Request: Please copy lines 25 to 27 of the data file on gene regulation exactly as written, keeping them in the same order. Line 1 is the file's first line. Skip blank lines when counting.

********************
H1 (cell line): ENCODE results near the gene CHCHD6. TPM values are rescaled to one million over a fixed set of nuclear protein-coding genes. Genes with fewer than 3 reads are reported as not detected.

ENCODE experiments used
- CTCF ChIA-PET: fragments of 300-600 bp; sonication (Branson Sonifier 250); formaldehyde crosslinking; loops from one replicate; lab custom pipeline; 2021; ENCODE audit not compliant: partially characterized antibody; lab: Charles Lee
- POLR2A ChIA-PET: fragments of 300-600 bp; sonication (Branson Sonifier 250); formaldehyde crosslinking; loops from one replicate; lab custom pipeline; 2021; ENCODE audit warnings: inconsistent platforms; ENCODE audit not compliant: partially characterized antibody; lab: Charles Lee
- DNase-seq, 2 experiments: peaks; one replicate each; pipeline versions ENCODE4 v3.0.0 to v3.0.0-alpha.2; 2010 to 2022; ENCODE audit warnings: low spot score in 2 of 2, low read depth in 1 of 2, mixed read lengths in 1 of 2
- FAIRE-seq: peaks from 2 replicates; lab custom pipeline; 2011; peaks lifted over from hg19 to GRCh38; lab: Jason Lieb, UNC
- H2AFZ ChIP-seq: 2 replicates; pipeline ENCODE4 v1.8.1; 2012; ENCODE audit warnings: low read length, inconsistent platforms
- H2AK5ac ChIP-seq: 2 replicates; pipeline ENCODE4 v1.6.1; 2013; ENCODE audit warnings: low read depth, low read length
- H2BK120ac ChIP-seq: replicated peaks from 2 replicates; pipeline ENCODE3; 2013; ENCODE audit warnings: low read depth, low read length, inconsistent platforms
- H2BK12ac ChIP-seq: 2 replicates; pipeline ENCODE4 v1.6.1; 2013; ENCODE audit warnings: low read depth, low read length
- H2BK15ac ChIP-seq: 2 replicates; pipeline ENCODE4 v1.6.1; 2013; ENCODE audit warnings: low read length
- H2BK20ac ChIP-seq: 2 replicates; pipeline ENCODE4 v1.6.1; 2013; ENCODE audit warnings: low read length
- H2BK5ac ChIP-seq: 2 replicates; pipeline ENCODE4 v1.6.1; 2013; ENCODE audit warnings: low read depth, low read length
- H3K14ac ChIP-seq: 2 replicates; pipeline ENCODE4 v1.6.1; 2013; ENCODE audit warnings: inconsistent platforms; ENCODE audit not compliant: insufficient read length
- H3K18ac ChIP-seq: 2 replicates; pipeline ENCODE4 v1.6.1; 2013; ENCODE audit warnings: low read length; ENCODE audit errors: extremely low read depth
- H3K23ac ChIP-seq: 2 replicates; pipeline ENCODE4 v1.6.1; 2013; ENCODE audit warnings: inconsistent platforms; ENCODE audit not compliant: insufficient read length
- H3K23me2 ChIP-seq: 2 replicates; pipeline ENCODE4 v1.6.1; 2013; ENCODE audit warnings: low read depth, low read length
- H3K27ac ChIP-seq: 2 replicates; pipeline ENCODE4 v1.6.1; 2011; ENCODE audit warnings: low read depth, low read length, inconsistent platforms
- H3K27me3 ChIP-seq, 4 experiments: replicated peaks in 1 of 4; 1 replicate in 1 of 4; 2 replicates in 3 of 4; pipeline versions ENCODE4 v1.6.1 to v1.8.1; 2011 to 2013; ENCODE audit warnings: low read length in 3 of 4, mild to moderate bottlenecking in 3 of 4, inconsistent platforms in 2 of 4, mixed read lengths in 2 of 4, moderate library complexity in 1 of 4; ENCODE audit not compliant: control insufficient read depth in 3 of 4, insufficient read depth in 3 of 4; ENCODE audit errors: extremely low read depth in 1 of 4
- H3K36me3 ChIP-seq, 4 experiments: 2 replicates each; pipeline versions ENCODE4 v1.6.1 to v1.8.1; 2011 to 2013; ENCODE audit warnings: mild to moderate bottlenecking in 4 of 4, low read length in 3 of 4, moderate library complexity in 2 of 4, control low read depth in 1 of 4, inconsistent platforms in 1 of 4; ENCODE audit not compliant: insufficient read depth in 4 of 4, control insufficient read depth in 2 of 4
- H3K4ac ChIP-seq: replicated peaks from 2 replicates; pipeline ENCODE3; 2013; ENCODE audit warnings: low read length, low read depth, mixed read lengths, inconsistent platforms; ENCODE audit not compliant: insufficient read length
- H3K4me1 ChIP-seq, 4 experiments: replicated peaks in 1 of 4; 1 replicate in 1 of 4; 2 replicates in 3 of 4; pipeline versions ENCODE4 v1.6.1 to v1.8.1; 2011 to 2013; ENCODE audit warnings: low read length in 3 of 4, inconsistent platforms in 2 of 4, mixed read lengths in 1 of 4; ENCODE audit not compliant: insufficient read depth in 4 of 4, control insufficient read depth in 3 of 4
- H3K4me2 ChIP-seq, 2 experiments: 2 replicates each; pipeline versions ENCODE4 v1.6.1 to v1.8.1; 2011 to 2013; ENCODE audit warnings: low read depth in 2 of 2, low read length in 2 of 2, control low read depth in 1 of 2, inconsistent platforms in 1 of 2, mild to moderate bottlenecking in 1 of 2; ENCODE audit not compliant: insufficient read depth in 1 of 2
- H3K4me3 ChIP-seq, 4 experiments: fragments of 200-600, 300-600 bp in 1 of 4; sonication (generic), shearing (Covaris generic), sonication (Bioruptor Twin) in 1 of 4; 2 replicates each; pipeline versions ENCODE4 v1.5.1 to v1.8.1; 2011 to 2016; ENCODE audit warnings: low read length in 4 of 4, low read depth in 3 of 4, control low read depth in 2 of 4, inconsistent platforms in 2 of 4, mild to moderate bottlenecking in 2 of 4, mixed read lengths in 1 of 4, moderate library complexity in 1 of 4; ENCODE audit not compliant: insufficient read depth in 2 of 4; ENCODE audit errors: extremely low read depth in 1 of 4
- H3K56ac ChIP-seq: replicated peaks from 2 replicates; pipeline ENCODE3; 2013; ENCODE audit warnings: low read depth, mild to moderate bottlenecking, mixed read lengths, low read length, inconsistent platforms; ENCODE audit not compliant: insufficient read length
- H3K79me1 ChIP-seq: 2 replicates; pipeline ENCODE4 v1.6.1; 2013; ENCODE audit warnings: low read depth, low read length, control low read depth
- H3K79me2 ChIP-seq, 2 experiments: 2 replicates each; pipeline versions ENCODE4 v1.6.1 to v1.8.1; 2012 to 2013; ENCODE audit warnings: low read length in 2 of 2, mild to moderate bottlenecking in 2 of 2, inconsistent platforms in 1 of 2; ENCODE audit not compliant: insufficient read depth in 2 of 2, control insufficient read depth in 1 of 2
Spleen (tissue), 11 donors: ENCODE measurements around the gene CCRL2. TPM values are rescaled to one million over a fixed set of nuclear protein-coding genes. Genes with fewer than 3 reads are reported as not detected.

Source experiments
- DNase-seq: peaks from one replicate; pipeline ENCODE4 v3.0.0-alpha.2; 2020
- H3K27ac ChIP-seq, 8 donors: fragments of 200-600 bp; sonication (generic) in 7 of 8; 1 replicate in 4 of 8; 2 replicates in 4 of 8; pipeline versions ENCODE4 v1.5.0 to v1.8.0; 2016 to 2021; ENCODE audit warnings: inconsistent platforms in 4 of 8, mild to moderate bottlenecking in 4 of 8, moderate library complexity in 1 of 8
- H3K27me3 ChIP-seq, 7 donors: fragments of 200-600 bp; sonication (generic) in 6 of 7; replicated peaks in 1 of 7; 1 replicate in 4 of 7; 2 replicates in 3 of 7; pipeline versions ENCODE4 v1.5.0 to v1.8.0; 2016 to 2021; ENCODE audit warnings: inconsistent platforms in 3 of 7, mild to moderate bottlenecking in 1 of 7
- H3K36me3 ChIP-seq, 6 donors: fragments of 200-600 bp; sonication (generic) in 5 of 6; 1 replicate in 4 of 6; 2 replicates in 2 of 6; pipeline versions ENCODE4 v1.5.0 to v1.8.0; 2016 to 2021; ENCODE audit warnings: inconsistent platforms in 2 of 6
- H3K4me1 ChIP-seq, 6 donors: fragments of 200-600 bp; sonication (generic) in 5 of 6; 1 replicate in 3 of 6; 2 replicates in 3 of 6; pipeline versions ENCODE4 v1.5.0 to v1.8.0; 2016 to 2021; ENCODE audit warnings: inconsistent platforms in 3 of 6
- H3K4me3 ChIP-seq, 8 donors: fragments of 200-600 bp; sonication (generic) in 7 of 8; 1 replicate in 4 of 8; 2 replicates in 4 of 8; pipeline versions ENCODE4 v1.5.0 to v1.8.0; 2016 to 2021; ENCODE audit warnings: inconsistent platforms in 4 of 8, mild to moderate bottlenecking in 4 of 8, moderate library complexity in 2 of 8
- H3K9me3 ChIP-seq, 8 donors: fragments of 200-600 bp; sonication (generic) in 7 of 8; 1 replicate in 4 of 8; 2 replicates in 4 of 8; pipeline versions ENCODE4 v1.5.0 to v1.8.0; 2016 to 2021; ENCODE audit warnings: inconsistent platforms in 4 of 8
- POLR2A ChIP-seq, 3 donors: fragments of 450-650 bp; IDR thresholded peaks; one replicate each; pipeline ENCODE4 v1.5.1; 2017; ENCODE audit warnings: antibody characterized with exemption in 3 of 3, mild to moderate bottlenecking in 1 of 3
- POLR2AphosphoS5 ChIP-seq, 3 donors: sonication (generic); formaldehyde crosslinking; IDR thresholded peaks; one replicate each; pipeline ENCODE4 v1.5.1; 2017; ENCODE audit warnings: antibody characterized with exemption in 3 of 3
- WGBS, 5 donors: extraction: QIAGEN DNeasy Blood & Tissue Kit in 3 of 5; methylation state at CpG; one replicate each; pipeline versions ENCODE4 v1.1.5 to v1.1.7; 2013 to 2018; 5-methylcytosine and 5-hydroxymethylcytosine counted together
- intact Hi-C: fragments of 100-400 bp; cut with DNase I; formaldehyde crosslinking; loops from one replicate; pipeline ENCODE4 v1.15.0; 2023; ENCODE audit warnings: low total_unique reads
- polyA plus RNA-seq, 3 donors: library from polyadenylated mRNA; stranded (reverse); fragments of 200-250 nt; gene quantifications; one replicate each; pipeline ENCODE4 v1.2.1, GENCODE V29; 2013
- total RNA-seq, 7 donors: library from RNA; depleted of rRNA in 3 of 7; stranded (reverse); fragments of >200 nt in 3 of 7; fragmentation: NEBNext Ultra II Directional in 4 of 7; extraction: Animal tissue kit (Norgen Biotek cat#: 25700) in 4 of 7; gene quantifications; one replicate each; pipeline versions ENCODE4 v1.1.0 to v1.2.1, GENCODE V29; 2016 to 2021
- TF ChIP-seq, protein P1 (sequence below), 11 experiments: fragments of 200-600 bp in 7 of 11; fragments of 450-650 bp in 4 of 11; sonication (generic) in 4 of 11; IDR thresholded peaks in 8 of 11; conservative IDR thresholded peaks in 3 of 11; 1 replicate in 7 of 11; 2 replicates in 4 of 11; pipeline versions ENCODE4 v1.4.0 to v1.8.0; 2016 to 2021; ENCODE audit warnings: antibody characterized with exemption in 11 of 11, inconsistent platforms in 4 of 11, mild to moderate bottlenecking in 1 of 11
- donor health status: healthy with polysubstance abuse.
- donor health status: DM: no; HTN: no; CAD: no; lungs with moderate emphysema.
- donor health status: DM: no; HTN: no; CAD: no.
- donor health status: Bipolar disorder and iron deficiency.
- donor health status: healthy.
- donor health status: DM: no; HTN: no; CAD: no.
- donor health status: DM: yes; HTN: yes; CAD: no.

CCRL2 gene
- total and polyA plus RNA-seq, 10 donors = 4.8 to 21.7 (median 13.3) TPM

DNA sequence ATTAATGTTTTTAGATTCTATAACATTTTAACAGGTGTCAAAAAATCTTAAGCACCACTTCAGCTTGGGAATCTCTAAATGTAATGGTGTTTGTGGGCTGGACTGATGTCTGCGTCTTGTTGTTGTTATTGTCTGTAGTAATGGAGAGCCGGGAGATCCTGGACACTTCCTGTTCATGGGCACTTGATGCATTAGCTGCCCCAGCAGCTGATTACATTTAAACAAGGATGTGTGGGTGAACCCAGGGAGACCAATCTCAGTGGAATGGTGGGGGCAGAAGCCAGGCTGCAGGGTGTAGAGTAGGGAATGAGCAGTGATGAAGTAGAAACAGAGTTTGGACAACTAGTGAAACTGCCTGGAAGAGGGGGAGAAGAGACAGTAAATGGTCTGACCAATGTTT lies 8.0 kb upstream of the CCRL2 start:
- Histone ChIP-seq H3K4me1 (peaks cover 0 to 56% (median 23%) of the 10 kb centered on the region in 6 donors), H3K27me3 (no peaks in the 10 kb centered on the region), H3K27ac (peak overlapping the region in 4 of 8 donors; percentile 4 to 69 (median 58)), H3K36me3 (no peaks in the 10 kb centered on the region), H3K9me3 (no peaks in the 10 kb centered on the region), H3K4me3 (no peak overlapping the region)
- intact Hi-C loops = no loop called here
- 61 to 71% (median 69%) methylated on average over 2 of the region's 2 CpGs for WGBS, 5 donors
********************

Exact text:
- H3K56ac ChIP-seq: replicated peaks from 2 replicates; pipeline ENCODE3; 2013; ENCODE audit warnings: low read depth, mild to moderate bottlenecking, mixed read lengths, low read length, inconsistent platforms; ENCODE audit not compliant: insufficient read length
- H3K79me1 ChIP-seq: 2 replicates; pipeline ENCODE4 v1.6.1; 2013; ENCODE audit warnings: low read depth, low read length, control low read depth
- H3K79me2 ChIP-seq, 2 experiments: 2 replicates each; pipeline versions ENCODE4 v1.6.1 to v1.8.1; 2012 to 2013; ENCODE audit warnings: low read length in 2 of 2, mild to moderate bottlenecking in 2 of 2, inconsistent platforms in 1 of 2; ENCODE audit not compliant: insufficient read depth in 2 of 2, control insufficient read depth in 1 of 2